‘Vice’ | Film Review Tricky

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Summary

An utter mess that doesn’t find its way until the last quarter. McKay’s vision of Vice is jumbled, incoherent, and almost laughable, for all the wrong reasons.

I am not sure anything can prepare you for Vice. It’s unlike any dumpster fire you’ve ever seen. It has a bankable comedy director (trying to go straight) in Adam McKay. The film possesses plenty of stars, so much so even Naomi Watts and Tyler Perry pop up, but if you blink you will miss their time on screen. The production design and makeup team are top notch, transforming Christian Bale into controversial figure seamlessly. It has all the bells, whistles, glitz, glamour, and intrigue of any film put out this year; make no mistake, it’s still a dumpster fire, however, just with a with a ****-ton of fireworks inside that may make for quite a show.

The film begins with Dick Cheney (Christian Bale) dealing with the 9/11 attacks, then flashes back to him dropping out of Yale, married to his wife Lynne (played with a feisty integrity by Amy Adams) who bailed him out of jail after getting in a bar brawl after working on telephone lines all day long in Wyoming. She not only demands more from him, she demands the best he has to offer, and this isn’t it. Soon he gets an internship at the White House and is under the tutelage of Donald Rumsfeld (Steve Carrell), who was then the Chief of Staff to President Gerald Ford (played by Wildlife’s Bill Camp). Through the ’70s and ’80s Cheney holds many posts, and keeps the hope alive to make a handful of presidential runs, even though his heart won’t come along for the ride; no one wants to elect a man with a serious health condition to the most stressful job in the world.

His last run is cut short when he drops out after his daughter Mary (Alison Pill) comes out of the closet and he doesn’t want to put her through a campaign since her sexual orientation hasn’t been widely accepted in American politics. Cut to years later, George H.W. Bush’s son (Sam Rockwell) wants to run for the oval office, and the elder Bush gets the band back together, so to speak, with Cheney as the Vice President and Rumsfeld as Secretary of State for the second time. Cheney has been a White House Chief of Staff, the Defense Secretary, and even the minority whip, but has never held the only office he has ever wanted: POTUS. He then finds a way to use George W. Bush as his beard, so he can shape the country in a way he has only dreamed about.

There is nothing wrong with the stance Vice takes against the 21st century Bush White House; we have seen plenty of directors take a one-sided stance against political figures, even bend history into their own truthful narrative. It’s a singular point of view, not only from the narrative but the style of film the director wants to create. As soon as Vice starts to hit it’s flashback scenes, some of the acting turns labored (the beginning of the film showing a telephone pole worker with a broken leg in pain is so poorly performed it is almost laughable) or come off as poor impersonations. The film’s narrative turns incoherent, the filmmaking styles become jumbled (it’s like taking puzzle pieces of individual film methods, shaking them up, then choosing individual scenes to be played out in different ways). Even the use of a narrator feels forced upon you, and you aren’t sure what point McKay is trying to make, other than the unworthiness of connection they have with the lead protagonist (which is stated early on in the film).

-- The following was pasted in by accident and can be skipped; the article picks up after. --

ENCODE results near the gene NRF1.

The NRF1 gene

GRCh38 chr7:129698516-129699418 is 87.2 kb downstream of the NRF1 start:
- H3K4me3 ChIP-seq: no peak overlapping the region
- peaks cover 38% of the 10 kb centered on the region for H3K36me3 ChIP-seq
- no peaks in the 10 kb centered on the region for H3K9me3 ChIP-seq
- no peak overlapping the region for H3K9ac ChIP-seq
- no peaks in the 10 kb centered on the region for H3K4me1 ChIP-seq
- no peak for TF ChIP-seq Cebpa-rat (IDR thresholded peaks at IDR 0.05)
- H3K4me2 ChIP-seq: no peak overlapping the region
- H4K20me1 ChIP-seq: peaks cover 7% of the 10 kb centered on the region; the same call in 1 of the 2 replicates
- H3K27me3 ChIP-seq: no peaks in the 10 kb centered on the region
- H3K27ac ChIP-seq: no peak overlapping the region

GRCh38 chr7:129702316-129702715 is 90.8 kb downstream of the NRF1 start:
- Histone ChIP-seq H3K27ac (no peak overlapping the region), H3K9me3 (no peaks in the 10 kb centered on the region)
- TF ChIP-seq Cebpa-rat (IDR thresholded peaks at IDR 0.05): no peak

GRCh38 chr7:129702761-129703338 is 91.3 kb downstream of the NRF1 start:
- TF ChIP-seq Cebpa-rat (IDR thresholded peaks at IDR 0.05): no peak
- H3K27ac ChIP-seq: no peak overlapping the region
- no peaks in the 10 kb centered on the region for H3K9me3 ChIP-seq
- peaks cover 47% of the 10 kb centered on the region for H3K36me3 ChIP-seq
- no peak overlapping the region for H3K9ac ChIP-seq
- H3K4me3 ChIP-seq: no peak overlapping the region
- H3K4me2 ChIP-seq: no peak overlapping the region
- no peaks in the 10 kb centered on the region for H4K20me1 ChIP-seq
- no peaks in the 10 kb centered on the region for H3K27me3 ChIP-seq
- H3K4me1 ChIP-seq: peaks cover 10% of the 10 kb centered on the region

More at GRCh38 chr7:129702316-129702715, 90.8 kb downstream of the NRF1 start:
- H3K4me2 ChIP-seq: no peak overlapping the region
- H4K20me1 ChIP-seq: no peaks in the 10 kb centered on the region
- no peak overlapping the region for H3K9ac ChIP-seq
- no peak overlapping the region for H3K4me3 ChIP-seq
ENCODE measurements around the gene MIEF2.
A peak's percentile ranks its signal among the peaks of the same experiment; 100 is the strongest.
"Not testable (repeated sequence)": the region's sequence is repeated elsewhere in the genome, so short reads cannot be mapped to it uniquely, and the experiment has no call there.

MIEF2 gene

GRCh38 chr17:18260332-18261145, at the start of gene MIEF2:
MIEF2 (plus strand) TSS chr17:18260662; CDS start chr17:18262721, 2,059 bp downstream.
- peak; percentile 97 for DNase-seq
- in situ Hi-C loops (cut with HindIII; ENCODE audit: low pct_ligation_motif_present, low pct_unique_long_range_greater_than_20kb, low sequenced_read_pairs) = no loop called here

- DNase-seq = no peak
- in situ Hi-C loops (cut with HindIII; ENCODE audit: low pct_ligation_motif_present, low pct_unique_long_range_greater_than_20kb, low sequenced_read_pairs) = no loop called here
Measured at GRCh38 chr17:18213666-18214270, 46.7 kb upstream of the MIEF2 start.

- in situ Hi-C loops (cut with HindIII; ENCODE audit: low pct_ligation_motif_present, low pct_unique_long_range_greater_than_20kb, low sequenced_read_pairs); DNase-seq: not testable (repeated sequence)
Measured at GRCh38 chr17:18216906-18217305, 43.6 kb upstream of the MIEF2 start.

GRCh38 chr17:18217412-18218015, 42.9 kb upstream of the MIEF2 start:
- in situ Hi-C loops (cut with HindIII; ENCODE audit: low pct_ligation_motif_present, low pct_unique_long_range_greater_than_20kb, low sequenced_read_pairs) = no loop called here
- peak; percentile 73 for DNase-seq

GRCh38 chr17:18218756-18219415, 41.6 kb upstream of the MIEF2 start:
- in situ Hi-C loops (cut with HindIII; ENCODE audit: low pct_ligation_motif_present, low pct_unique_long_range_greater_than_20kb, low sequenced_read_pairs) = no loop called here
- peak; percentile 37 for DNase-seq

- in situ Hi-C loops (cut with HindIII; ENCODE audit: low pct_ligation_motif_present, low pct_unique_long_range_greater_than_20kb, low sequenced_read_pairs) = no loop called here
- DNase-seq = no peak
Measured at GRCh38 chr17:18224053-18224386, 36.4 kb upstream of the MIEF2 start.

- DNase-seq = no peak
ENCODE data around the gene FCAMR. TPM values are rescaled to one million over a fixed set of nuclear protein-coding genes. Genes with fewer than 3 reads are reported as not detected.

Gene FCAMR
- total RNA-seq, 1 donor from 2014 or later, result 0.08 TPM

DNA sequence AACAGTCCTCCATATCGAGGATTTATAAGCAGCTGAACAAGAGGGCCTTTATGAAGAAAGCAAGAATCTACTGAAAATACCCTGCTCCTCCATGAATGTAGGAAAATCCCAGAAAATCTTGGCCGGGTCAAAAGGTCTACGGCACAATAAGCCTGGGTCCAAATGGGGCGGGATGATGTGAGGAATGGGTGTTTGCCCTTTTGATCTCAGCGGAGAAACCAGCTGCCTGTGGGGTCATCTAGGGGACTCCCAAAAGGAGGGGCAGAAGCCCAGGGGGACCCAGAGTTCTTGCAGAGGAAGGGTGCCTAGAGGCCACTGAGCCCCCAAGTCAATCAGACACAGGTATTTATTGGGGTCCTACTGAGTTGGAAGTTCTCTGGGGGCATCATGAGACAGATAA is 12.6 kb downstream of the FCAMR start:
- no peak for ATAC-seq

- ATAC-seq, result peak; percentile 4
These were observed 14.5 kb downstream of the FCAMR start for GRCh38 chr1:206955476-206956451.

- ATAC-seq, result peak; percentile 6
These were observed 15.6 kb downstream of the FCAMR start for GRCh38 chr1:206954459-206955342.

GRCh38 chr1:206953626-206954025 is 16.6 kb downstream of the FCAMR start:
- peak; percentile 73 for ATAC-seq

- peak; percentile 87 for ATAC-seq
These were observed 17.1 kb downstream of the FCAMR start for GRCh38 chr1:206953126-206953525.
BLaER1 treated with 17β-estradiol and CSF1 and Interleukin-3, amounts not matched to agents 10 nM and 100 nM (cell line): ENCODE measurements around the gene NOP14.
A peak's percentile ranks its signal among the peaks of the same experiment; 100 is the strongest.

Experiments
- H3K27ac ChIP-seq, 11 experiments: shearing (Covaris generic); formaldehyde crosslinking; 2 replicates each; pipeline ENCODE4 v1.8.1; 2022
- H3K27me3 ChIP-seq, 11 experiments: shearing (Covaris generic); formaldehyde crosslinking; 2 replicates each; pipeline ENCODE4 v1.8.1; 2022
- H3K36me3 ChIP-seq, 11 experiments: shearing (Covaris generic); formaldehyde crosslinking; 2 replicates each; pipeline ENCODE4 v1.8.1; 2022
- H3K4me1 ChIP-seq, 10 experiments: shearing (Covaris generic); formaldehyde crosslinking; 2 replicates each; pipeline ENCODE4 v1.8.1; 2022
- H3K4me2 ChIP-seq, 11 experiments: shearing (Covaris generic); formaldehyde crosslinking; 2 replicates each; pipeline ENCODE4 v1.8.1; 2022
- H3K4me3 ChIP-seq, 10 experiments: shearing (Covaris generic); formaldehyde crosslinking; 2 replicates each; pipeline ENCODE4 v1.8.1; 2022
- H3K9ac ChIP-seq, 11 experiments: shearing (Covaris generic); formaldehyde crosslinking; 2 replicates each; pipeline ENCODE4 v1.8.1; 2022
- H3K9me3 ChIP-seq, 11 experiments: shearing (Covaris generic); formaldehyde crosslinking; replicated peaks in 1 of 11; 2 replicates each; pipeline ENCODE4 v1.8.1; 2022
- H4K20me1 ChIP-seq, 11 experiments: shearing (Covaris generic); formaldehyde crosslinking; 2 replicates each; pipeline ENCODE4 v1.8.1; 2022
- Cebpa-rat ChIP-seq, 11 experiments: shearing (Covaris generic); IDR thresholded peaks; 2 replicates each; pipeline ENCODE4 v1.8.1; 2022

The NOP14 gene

With Vice being as messy as anything I have seen this year, it should be noted that Bale transforms into Cheney so much so it is all in his mannerisms and not just cosmetic. There were times I thought I was watching archival footage, he is that seamless, while doing a fine job hitting the humorous notes in the screenplay. He is the single reason to see this movie, if you must in theatres, and is the type of performance I would have no qualms about when it comes to being nominated, even if it is placed in the middle of a poor film. Adams is fine as Cheney’s wife, who uses him as her own beard, for her own political ambitions that she could not obtain as a woman in the age she grew up in. Numerous familiar faces pop up in Vice, but Steve Carrell has the most screen time, though his performance as Rumsfeld comes off as more of a caricature of a powerful political figure than anything with deep insight.

Is McKay’s film a spoof, satire, drama? With The Big Short, he had a clear, concise viewpoint and singular vision of what he wanted the film to be. Vice has no coherent storytelling method, which doesn’t make it original or even very good; it’s a jaw-dropping spectacle, almost laughable, for all the wrong reasons. The film doesn’t find its way until a quarter of it is left, where it locates its Oliver Stone groove, turning into a conspiracy film of sorts on the Bush administration and the Iraq war. The film should have been just that. Instead, even when it finds its true footing and purpose, it’s too late. For me, it is the year’s biggest disappointment.

M.N. Miller

M.N. Miller has been a film and television writer for Ready Steady Cut since August of 2018 and is patiently waiting for the next Pearl Jam album to come out.

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